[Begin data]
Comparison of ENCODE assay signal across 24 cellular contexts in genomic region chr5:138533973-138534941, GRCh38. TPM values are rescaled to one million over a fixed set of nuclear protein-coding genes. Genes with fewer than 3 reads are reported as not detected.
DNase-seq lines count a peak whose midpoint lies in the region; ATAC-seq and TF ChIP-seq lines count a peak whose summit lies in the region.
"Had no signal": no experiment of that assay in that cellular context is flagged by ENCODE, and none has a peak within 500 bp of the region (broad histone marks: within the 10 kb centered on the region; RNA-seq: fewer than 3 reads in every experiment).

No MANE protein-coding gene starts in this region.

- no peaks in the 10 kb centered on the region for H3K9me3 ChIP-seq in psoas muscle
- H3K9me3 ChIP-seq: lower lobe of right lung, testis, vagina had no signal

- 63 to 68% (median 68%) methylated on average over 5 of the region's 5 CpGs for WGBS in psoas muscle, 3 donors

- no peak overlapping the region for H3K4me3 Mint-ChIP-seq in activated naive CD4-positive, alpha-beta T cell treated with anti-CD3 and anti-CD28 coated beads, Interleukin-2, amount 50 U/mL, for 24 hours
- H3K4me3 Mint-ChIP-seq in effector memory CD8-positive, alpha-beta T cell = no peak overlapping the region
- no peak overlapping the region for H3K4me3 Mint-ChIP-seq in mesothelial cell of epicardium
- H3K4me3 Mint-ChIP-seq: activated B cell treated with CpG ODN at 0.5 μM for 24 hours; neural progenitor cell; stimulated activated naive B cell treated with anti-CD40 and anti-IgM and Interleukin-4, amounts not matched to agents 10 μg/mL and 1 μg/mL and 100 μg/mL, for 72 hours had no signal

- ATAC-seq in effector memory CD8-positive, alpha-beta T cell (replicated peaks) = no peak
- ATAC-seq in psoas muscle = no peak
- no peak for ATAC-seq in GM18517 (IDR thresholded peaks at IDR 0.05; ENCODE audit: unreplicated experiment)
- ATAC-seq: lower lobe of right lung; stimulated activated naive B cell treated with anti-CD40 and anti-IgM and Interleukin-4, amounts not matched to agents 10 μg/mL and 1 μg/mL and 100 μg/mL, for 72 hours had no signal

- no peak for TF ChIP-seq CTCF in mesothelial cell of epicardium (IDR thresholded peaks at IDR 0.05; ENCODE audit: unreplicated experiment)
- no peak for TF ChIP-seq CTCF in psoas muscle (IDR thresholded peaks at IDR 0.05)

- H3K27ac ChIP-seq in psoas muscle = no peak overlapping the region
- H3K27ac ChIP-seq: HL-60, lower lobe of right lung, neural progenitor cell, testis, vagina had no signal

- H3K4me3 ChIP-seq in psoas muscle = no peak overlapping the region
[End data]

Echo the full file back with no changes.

Comparison of ENCODE assay signal across 24 cellular contexts in genomic region chr5:138533973-138534941, GRCh38. TPM values are rescaled to one million over a fixed set of nuclear protein-coding genes. Genes with fewer than 3 reads are reported as not detected.
DNase-seq lines count a peak whose midpoint lies in the region; ATAC-seq and TF ChIP-seq lines count a peak whose summit lies in the region.
"Had no signal": no experiment of that assay in that cellular context is flagged by ENCODE, and none has a peak within 500 bp of the region (broad histone marks: within the 10 kb centered on the region; RNA-seq: fewer than 3 reads in every experiment).

No MANE protein-coding gene starts in this region.

- no peaks in the 10 kb centered on the region for H3K9me3 ChIP-seq in psoas muscle
- H3K9me3 ChIP-seq: lower lobe of right lung, testis, vagina had no signal

- 63 to 68% (median 68%) methylated on average over 5 of the region's 5 CpGs for WGBS in psoas muscle, 3 donors

- no peak overlapping the region for H3K4me3 Mint-ChIP-seq in activated naive CD4-positive, alpha-beta T cell treated with anti-CD3 and anti-CD28 coated beads, Interleukin-2, amount 50 U/mL, for 24 hours
- H3K4me3 Mint-ChIP-seq in effector memory CD8-positive, alpha-beta T cell = no peak overlapping the region
- no peak overlapping the region for H3K4me3 Mint-ChIP-seq in mesothelial cell of epicardium
- H3K4me3 Mint-ChIP-seq: activated B cell treated with CpG ODN at 0.5 μM for 24 hours; neural progenitor cell; stimulated activated naive B cell treated with anti-CD40 and anti-IgM and Interleukin-4, amounts not matched to agents 10 μg/mL and 1 μg/mL and 100 μg/mL, for 72 hours had no signal

- ATAC-seq in effector memory CD8-positive, alpha-beta T cell (replicated peaks) = no peak
- ATAC-seq in psoas muscle = no peak
- no peak for ATAC-seq in GM18517 (IDR thresholded peaks at IDR 0.05; ENCODE audit: unreplicated experiment)
- ATAC-seq: lower lobe of right lung; stimulated activated naive B cell treated with anti-CD40 and anti-IgM and Interleukin-4, amounts not matched to agents 10 μg/mL and 1 μg/mL and 100 μg/mL, for 72 hours had no signal

- no peak for TF ChIP-seq CTCF in mesothelial cell of epicardium (IDR thresholded peaks at IDR 0.05; ENCODE audit: unreplicated experiment)
- no peak for TF ChIP-seq CTCF in psoas muscle (IDR thresholded peaks at IDR 0.05)

- H3K27ac ChIP-seq in psoas muscle = no peak overlapping the region
- H3K27ac ChIP-seq: HL-60, lower lobe of right lung, neural progenitor cell, testis, vagina had no signal

- H3K4me3 ChIP-seq in psoas muscle = no peak overlapping the region